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Sankofa Garden Homes: The many benefits of living in the garden

CLARENCE GLOVER | 10/17/2018, 9:18 p.m.
This month I will focus on another theme that does not have direct relationship to planting or harvesting in our ...
Professor Freedom enjoys a relaxing moment in his Sankofa Garden Home Patio in his front yard. Collard greens and marigold flowers are in the foreground. Albert Williams

Sankofa Gardening Homes

This month I will focus on another theme that does not have direct relationship to planting or harvesting in our Sankofa Home Gardens. I would like to focus on “living in the garden.”

Our African ancestors who built America spent many hours working in gardens, but they spent little time living in the gardens.

While they spent more time outdoors than we do today, being outdoors was a matter of necessity because they lacked many of the conveniences we lavish in today. Sitting under a tree or cooking on the grill was a way of staying cool and not heating up the house, thus indirectly reaping the benefits of what being outdoors offered.

You may be asking, “How do I live in the garden?”

The first thing I would like to note is that modernity has forced most people in the U.S. to spend more time inside their homes rather than outside.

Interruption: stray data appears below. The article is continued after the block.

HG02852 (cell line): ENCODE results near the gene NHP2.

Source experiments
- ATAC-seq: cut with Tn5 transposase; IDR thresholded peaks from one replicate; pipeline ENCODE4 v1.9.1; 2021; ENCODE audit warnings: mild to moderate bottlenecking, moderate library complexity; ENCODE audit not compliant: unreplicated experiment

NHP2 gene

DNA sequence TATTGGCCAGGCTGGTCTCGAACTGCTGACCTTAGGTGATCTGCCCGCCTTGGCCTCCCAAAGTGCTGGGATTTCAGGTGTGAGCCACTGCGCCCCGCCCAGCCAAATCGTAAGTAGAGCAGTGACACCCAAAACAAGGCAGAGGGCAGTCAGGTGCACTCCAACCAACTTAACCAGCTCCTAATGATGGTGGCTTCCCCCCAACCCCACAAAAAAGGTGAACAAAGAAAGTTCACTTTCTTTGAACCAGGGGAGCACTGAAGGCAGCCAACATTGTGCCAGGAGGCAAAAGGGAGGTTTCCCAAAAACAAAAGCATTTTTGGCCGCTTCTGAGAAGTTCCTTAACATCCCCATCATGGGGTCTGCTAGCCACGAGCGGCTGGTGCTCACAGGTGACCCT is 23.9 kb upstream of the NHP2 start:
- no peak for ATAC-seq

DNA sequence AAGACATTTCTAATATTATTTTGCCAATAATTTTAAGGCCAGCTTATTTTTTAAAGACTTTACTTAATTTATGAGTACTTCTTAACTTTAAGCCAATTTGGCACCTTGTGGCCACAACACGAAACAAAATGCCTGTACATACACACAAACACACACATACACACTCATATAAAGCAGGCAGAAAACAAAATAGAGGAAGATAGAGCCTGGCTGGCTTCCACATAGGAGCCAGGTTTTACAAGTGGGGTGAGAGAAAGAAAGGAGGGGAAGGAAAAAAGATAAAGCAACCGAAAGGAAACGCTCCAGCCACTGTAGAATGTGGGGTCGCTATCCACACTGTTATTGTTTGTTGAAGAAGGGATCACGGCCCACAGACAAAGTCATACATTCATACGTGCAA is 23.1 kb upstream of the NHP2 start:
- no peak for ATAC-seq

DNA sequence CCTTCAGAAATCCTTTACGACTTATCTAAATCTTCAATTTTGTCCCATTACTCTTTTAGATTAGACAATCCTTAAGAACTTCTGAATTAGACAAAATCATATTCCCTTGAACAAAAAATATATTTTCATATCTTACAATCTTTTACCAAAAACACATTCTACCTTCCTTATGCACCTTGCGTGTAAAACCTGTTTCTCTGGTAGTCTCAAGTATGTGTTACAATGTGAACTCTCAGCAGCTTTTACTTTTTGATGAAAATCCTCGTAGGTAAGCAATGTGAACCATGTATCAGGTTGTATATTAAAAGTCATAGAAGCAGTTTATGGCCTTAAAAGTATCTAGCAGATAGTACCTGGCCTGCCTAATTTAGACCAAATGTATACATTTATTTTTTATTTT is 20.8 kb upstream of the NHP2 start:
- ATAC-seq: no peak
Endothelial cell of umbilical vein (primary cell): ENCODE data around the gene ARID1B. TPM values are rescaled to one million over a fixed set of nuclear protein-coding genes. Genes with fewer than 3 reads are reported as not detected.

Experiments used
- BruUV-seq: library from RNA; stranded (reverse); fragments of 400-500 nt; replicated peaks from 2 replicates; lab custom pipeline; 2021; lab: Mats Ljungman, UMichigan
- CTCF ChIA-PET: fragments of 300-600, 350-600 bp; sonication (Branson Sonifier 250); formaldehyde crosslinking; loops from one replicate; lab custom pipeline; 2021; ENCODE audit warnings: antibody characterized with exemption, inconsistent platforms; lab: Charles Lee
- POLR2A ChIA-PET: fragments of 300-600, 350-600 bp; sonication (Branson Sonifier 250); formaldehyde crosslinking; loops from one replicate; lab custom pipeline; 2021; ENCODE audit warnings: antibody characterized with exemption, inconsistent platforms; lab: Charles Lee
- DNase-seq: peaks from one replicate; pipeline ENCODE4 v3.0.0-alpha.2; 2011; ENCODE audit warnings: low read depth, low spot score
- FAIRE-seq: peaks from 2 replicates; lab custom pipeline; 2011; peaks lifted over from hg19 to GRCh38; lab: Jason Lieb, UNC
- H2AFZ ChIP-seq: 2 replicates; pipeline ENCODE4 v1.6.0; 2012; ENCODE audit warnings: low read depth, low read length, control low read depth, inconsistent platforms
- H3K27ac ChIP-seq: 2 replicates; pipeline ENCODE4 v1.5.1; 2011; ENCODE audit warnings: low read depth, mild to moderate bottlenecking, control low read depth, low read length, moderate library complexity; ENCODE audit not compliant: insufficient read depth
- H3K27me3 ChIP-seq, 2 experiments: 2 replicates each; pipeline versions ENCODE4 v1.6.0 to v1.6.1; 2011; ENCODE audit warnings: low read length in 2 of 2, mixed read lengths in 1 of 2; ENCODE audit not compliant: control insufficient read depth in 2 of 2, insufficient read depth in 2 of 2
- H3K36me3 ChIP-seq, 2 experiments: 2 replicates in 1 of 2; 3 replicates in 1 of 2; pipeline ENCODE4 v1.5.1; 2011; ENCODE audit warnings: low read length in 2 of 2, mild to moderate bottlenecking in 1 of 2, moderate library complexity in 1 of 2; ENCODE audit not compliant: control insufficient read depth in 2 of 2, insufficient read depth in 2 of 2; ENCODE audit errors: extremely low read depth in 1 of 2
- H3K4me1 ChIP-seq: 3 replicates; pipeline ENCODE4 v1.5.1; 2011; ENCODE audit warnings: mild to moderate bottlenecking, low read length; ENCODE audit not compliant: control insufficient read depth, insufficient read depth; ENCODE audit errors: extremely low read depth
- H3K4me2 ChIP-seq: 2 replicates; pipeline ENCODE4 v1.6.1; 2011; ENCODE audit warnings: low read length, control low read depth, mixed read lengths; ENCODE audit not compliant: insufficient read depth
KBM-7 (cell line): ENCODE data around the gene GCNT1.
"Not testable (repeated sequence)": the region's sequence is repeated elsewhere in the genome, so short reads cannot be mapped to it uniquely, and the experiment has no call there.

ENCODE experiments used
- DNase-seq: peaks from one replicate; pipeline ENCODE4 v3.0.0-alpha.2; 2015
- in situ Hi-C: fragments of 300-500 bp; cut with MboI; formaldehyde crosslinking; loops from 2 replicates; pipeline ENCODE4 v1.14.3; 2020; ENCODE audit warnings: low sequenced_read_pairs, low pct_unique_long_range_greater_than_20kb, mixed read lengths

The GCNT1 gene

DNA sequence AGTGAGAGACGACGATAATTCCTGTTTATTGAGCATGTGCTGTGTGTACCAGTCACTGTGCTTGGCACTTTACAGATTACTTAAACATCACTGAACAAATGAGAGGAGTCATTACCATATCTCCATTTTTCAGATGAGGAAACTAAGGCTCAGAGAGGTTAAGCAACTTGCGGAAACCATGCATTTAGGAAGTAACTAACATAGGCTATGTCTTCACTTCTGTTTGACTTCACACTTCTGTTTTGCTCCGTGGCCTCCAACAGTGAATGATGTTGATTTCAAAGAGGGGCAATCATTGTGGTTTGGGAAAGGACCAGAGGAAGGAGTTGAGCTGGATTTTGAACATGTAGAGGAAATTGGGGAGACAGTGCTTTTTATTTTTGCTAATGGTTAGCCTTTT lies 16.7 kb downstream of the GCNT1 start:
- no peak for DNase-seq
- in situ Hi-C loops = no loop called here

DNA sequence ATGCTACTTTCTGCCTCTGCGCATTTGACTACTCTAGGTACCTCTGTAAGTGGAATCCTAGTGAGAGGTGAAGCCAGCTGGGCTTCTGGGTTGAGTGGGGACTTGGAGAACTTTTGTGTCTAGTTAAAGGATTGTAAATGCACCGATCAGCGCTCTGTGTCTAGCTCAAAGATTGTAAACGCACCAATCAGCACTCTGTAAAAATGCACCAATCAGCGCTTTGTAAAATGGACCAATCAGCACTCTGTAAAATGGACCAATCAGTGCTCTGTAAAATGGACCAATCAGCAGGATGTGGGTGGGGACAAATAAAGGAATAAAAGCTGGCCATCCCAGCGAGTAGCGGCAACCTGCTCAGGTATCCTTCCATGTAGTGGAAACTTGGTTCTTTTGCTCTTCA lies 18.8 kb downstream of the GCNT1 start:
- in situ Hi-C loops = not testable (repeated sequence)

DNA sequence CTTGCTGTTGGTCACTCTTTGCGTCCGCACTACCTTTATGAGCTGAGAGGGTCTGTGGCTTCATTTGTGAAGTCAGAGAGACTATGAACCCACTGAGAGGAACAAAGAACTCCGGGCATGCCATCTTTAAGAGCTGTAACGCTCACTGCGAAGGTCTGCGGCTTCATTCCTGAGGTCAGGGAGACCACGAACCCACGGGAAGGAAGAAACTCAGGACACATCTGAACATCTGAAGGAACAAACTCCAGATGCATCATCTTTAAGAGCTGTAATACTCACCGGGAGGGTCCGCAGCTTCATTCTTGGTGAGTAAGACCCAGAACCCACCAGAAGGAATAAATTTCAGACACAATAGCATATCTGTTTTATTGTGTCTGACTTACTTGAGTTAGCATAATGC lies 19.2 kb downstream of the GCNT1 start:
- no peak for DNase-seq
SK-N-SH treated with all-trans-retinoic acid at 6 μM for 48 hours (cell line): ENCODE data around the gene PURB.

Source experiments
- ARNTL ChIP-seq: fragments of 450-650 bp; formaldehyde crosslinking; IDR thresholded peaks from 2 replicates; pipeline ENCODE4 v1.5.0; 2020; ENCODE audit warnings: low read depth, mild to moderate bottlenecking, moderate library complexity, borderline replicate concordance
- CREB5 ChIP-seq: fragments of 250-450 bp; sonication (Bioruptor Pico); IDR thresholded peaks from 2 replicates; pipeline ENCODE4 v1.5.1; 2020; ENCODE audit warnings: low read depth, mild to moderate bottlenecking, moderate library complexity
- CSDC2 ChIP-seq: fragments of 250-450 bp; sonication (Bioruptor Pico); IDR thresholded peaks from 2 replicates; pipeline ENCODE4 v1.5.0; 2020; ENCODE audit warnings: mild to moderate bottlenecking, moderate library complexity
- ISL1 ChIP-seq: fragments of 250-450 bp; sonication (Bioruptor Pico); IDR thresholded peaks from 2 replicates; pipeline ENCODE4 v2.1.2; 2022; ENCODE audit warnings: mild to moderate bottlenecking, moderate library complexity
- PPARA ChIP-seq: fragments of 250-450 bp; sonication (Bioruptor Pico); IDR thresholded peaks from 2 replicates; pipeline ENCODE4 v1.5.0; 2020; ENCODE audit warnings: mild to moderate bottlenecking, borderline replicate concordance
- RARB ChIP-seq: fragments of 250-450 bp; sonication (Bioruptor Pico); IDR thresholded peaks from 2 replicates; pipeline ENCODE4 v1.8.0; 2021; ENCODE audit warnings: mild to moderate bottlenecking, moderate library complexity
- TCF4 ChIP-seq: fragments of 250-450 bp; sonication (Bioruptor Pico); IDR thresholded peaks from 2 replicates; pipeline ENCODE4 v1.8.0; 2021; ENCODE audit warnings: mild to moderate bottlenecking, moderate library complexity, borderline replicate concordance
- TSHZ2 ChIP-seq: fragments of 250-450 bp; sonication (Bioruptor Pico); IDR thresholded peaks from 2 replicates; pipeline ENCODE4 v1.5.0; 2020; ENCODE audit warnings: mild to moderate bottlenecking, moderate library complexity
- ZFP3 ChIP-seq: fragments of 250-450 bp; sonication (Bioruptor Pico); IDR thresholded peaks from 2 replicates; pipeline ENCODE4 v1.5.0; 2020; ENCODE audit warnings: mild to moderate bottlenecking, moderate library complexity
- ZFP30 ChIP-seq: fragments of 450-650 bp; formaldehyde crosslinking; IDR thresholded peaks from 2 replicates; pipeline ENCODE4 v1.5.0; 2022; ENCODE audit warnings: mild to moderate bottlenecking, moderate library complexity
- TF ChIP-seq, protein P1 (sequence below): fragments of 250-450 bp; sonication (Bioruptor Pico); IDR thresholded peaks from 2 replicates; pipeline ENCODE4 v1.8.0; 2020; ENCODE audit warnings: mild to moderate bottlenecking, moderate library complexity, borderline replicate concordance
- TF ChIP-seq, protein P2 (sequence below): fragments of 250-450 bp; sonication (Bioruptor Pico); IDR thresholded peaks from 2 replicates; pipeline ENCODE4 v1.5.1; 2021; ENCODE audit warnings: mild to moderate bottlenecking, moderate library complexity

The results of this is breathing bad air, little exercise, less human interaction and detachment from nature. Air conditioners, televisions and comfortable furniture have robbed many of us of the gifts that nature has to offer.

As in last month’s article, I would like to offer some tips from sources that can help us appreciate the value of living outdoors or “living in the garden.”

Ex Design Group – http://www.exdesigngroup.com – offers the following five tips related to the value of creating outdoor living spaces:

  1. Reduce stress: Find your refuge – a place for quiet contemplation that offers an antidote to the hustle and pressure of life. It might be relaxing on an outdoor recliner. Listen to the gentle sounds of nature and feel the stress melt away. Therapeutic outdoor spaces are the latest trend in healing stress relief, but throughout history gardens and outdoor spaces have been used to aid in the healing process.

  2. Boost the immune system: Exposure to trees is said to possibly prevent asthma. Having natural surroundings results in an increased immune system. It also encourages children to play outdoors rather than on concrete or confined inside.

  3. Promote good vision: Spending time outdoors is said to help your vision. It can prevent nearsightedness in 6 to 12 year olds.

  4. Help with ADD/ADHD: Interaction with constant noise and stimulation can be very distracting and demanding of your attention. Having an outdoor space in a busy city or urban environment gives you a relaxing space away from it all. In children with ADHD, a 20-minute walk in a park may improve the ability to concentrate, so imagine what a serene outdoor space could provide.

  5. Help with depression symptoms: If you are looking for an all-natural way to boost your mood, turn to nature. Spending time outdoors can help reduce the symptoms of depression. Whether you have depression or want to improve your emotional health, start findings ways to get outdoors each day. Having a natural outdoor living space at home can help make this happen every day.

While many of you may have thought of creating an outdoor space, you may have stopped short of doing so because you think it will be too expensive, or you don’t have the room or time.